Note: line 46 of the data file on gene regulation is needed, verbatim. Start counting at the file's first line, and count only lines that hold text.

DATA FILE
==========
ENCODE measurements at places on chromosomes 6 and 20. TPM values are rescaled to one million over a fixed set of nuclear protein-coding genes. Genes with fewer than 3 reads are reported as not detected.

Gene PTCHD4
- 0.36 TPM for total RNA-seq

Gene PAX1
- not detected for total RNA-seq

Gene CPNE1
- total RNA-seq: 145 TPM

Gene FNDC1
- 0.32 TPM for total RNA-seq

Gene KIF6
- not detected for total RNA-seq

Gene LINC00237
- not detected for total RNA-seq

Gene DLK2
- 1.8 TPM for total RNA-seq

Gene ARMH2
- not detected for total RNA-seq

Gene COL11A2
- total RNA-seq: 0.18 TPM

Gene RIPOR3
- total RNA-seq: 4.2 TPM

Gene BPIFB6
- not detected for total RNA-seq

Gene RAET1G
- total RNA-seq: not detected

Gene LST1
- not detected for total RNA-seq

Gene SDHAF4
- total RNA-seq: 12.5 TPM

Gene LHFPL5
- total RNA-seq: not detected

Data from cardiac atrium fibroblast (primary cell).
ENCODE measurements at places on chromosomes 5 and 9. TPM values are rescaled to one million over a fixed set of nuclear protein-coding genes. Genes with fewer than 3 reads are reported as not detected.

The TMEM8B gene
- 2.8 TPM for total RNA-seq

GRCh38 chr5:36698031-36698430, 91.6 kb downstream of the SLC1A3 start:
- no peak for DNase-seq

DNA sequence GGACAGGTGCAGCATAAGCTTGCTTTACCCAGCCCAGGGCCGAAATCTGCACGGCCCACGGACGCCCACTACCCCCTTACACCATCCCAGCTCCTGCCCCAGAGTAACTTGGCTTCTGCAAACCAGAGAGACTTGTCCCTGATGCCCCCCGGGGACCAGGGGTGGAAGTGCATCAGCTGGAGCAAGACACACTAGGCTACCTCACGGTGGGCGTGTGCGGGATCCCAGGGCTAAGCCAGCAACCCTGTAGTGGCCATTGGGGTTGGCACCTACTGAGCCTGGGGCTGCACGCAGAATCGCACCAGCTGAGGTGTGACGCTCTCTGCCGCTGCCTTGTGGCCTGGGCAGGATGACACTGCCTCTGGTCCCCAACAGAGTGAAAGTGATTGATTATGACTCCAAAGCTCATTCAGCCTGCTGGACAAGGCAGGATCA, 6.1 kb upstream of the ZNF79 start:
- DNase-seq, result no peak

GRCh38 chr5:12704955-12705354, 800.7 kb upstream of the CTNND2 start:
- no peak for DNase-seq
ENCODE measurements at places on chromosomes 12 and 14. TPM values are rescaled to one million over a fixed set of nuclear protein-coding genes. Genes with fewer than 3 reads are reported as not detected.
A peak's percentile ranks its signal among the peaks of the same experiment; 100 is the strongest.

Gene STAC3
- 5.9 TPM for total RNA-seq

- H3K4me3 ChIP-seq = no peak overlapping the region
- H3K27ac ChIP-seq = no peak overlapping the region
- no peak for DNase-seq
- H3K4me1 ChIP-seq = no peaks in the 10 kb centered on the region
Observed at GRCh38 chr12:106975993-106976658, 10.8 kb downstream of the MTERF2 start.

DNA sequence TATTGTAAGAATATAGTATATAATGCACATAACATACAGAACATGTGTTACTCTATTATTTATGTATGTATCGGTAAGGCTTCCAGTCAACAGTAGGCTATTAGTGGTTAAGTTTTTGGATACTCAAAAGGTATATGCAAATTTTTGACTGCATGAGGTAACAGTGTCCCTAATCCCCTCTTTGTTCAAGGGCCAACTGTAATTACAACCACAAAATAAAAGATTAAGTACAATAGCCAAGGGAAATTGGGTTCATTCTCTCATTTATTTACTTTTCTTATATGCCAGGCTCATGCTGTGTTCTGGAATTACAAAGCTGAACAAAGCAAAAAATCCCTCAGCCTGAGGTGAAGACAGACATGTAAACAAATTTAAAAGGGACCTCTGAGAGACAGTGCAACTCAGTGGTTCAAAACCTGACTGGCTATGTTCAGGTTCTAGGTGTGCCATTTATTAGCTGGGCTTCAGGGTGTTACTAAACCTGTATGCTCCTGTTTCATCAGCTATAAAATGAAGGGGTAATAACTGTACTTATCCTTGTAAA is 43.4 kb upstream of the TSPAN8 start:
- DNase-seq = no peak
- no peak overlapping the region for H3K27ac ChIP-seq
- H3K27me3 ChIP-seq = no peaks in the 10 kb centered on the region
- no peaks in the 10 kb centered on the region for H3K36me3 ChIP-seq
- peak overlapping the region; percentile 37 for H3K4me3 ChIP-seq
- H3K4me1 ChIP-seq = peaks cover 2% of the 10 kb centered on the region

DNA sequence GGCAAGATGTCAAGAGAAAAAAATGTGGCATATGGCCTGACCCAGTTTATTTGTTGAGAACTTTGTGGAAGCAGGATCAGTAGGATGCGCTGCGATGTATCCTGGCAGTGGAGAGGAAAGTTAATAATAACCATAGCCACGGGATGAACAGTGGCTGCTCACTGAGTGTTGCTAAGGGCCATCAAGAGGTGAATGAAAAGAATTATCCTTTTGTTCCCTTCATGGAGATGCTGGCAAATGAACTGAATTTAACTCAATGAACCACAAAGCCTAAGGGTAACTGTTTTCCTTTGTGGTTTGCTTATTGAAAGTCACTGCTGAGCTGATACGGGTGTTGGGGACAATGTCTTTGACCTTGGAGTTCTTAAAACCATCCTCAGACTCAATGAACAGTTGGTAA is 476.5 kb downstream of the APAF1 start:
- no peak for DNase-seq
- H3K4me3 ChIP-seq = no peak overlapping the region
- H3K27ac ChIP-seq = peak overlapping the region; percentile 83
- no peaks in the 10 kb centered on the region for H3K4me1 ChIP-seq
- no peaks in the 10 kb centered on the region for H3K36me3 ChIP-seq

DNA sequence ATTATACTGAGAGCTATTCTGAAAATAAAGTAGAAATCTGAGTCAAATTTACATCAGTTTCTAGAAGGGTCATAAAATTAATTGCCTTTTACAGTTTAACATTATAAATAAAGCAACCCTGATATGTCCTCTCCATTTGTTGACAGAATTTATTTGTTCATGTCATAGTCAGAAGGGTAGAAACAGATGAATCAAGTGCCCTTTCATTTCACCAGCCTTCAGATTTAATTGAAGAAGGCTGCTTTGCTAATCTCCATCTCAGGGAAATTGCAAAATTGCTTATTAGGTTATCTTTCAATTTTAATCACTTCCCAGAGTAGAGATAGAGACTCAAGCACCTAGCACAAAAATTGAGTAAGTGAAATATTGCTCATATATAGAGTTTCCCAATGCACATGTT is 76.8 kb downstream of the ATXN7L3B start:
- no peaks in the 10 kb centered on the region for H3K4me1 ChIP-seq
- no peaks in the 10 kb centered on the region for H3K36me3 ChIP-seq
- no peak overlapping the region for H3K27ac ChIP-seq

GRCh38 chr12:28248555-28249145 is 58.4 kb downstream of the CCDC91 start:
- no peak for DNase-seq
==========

- H3K4me3 ChIP-seq = no peak overlapping the region